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Abkhazia, South Ossetia Object TO U.S. Joining EU Monitoring Mission


Members of the EU Monitoring Mission man a checkpoint.

Members of the EU Monitoring Mission man a checkpoint.

Senior officials of the unrecognized republics of Abkhazia and South Ossetia have voiced their objections to Georgian hopes to augment with an unspecified number of U.S. personnel the European Union Monitoring Mission (EUMM) currently deployed on the Georgian side of Georgia's internal border with those two republics.

The New York Times" on July 21 quoted Georgian National Security Council Secretary Eka Tkeshelashvili as saying Tbilisi hopes that the United States will agree to provide additional personnel to augment the 246 unarmed civilian EUMM monitors.

Georgian Deputy Foreign Minister Giga Bokeria said the same day that Georgia is holding "preliminary talks" with the United States and that it "does not rule out" the possibility that Turkey too might provide personnel. The EUMM's one-year mandate expires in September.

Ambassador Peter Semneby, who is the EU's special envoy for the South Caucasus, was quoted by "The New York Times" as saying EU members are discussing informally the possibility of inviting the United States to join the EUMM, but that it is not formally on the agenda.

Georgian Minister for Euro-Integration Giorgi Baramidze said on July 22 that a U.S. presence in the EUMM "could pave the way for its transformation into a police or a peace-keeping mission."

Abkhaz Foreign Minister Sergei Shamba stated unequivocally on July 22 that his republic does not trust the United States, which, he claimed, has for years armed Georgia. He recalled photos posted on the Internet last summer shortly after the Russian-Georgian war that showed men who appeared to be U.S. military instructors demonstrating to Georgian military personnel how to assemble explosive devises.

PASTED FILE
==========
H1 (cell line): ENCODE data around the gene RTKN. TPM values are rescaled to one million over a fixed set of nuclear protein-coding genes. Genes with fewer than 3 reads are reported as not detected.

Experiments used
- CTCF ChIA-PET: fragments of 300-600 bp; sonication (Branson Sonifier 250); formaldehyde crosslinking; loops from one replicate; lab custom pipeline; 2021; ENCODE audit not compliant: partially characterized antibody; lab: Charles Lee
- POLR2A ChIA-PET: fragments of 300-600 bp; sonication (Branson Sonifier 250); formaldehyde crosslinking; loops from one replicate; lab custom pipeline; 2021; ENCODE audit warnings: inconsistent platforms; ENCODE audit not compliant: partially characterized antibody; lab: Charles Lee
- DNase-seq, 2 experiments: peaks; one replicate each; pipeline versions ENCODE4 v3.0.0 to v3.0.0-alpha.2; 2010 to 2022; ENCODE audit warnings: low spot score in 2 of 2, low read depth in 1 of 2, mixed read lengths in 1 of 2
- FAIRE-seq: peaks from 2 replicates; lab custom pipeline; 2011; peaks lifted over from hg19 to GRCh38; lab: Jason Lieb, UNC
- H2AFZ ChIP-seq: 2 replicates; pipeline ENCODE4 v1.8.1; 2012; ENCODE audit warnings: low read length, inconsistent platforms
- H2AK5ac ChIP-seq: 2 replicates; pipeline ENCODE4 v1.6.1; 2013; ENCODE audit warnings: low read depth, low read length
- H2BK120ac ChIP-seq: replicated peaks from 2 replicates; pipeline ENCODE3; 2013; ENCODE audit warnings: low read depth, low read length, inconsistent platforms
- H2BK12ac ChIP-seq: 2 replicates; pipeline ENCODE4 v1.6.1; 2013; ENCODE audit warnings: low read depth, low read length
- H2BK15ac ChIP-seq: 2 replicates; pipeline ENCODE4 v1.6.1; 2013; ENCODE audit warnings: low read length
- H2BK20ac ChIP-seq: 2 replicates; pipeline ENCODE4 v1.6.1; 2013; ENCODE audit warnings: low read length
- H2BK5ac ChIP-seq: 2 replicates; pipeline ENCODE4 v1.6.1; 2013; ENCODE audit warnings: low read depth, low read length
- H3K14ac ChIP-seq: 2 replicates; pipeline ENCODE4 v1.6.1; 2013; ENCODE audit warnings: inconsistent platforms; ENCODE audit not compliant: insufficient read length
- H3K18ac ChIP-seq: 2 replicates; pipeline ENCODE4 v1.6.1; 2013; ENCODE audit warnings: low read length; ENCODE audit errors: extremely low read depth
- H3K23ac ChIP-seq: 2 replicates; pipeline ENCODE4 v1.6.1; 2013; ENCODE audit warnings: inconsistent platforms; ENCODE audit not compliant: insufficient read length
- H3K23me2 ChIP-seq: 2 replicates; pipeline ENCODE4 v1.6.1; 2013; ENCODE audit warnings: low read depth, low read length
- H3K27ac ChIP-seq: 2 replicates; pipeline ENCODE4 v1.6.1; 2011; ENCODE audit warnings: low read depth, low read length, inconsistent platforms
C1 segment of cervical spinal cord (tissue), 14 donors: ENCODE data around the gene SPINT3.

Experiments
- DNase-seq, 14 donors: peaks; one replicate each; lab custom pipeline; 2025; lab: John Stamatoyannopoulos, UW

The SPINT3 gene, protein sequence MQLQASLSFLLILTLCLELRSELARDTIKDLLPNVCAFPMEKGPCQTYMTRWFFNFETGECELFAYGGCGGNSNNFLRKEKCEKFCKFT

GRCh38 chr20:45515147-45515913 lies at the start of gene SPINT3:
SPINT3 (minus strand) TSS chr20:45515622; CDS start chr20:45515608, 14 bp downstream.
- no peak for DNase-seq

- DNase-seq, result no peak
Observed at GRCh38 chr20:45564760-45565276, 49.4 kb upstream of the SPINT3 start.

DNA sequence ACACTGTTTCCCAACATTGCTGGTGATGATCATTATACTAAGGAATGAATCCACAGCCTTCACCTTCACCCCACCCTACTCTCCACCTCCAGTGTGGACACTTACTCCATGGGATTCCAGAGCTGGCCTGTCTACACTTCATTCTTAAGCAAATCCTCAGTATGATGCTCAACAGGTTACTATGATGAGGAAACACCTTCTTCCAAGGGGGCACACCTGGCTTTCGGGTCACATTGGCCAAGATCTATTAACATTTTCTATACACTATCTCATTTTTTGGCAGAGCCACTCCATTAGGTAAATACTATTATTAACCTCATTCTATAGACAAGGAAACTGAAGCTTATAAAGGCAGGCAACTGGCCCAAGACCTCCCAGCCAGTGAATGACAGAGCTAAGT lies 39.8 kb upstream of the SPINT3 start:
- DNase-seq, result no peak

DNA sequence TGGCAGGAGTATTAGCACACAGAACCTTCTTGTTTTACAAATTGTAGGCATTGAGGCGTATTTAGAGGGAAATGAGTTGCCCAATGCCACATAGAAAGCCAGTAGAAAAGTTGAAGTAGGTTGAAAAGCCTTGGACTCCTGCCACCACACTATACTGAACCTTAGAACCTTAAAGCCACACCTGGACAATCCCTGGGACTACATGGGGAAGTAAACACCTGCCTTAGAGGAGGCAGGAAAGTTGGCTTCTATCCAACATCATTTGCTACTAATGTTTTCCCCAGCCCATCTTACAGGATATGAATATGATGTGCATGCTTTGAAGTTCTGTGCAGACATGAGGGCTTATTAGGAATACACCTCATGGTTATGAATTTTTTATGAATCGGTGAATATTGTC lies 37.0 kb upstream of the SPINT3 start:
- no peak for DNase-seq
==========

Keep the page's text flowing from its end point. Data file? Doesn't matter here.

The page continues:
Shamba said Georgia is free to decide whether to allow U.S. observers on its territory, but that if it does so, Abkhazia may end its participation in the ongoing UN/EU/U.S.-sponsored talks in Geneva on security issues.

Boris Chochiyev, who is the South Ossetian deputy prime minister and heads his republic's delegation to the Geneva talks, similarly told Interfax on July 22 that the presence of U.S. observers is not envisaged by the September 2008 agreement between Russian President Dmitry Medvedev and his French counterpart Nicolas Sarkozy on deploying the EUMM. Chochiyev stressed that "South Ossetia is an independent, sovereign state, and neither EU nor Western observers will monitor territories here."

About This Blog

This blog presents analyst Liz Fuller's personal take on events in the region, following on from her work in the "RFE/RL Caucasus Report." It also aims, to borrow a metaphor from Tom de Waal, to act as a smoke detector, focusing attention on potential conflict situations and crises throughout the region. The views are the author's own and do not represent those of RFE/RL.

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